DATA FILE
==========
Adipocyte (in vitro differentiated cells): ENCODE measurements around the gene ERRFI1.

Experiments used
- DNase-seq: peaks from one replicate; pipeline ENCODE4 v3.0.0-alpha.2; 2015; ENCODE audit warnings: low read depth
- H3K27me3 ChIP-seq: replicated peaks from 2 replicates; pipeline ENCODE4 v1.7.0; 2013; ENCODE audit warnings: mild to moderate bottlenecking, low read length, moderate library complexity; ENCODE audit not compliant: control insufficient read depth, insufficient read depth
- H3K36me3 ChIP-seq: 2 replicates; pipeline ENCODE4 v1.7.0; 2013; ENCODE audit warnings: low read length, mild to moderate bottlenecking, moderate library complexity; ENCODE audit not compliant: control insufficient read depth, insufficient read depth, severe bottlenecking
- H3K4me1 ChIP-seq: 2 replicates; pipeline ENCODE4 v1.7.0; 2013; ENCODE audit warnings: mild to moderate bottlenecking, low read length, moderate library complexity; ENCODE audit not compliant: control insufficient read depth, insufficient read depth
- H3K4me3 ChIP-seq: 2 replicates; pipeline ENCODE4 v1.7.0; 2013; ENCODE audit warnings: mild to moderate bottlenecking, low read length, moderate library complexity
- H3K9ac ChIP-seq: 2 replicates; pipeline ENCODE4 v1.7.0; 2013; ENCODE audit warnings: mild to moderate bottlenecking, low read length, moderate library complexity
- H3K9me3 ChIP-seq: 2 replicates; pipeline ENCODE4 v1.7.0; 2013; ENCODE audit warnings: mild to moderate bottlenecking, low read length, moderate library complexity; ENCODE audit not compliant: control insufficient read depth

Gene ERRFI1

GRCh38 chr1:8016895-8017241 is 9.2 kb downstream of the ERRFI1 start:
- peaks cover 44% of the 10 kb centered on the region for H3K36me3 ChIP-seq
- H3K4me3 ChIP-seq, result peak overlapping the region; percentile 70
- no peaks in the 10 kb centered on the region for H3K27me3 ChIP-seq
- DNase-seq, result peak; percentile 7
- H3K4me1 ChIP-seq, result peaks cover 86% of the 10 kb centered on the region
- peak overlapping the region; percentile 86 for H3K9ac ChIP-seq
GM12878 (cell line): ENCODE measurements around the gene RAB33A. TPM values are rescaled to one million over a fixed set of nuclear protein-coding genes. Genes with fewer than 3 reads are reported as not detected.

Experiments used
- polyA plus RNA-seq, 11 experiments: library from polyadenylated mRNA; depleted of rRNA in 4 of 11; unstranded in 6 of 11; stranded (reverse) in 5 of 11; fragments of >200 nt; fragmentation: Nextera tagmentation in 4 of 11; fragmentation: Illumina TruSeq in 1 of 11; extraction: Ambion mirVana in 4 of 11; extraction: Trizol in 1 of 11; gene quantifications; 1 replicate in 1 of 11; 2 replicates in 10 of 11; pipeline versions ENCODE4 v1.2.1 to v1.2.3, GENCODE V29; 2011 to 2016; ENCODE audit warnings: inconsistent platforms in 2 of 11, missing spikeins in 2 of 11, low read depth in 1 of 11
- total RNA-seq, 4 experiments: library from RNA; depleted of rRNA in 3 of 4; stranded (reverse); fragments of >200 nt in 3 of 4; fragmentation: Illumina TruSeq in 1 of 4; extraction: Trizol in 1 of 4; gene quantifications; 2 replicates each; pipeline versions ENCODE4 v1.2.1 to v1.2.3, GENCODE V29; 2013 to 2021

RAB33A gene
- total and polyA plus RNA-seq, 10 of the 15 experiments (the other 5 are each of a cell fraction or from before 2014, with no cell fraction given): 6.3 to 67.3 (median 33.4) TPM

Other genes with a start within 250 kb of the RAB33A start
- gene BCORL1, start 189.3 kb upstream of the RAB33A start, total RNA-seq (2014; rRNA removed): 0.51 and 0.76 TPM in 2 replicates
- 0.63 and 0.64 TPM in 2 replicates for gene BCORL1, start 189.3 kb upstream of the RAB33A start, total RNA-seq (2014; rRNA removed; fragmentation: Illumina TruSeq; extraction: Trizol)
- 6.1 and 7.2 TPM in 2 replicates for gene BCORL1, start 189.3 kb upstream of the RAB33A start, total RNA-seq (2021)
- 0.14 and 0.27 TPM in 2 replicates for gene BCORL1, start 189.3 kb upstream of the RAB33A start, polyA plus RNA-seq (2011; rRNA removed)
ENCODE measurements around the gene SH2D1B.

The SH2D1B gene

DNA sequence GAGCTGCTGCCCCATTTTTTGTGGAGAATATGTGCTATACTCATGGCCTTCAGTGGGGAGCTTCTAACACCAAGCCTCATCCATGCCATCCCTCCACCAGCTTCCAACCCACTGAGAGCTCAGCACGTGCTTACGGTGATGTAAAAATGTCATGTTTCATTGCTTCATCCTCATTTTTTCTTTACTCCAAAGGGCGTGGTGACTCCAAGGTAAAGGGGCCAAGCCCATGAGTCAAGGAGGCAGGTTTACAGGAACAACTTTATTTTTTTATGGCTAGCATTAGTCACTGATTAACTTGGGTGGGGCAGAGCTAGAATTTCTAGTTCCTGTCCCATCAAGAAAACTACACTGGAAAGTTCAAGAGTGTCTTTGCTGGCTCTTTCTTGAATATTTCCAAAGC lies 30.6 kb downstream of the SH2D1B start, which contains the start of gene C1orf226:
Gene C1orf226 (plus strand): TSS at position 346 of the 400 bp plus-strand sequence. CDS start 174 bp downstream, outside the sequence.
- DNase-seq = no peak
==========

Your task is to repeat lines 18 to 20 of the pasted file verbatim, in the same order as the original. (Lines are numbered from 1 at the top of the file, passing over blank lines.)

GM12878 (cell line): ENCODE measurements around the gene RAB33A. TPM values are rescaled to one million over a fixed set of nuclear protein-coding genes. Genes with fewer than 3 reads are reported as not detected.

Experiments used
- polyA plus RNA-seq, 11 experiments: library from polyadenylated mRNA; depleted of rRNA in 4 of 11; unstranded in 6 of 11; stranded (reverse) in 5 of 11; fragments of >200 nt; fragmentation: Nextera tagmentation in 4 of 11; fragmentation: Illumina TruSeq in 1 of 11; extraction: Ambion mirVana in 4 of 11; extraction: Trizol in 1 of 11; gene quantifications; 1 replicate in 1 of 11; 2 replicates in 10 of 11; pipeline versions ENCODE4 v1.2.1 to v1.2.3, GENCODE V29; 2011 to 2016; ENCODE audit warnings: inconsistent platforms in 2 of 11, missing spikeins in 2 of 11, low read depth in 1 of 11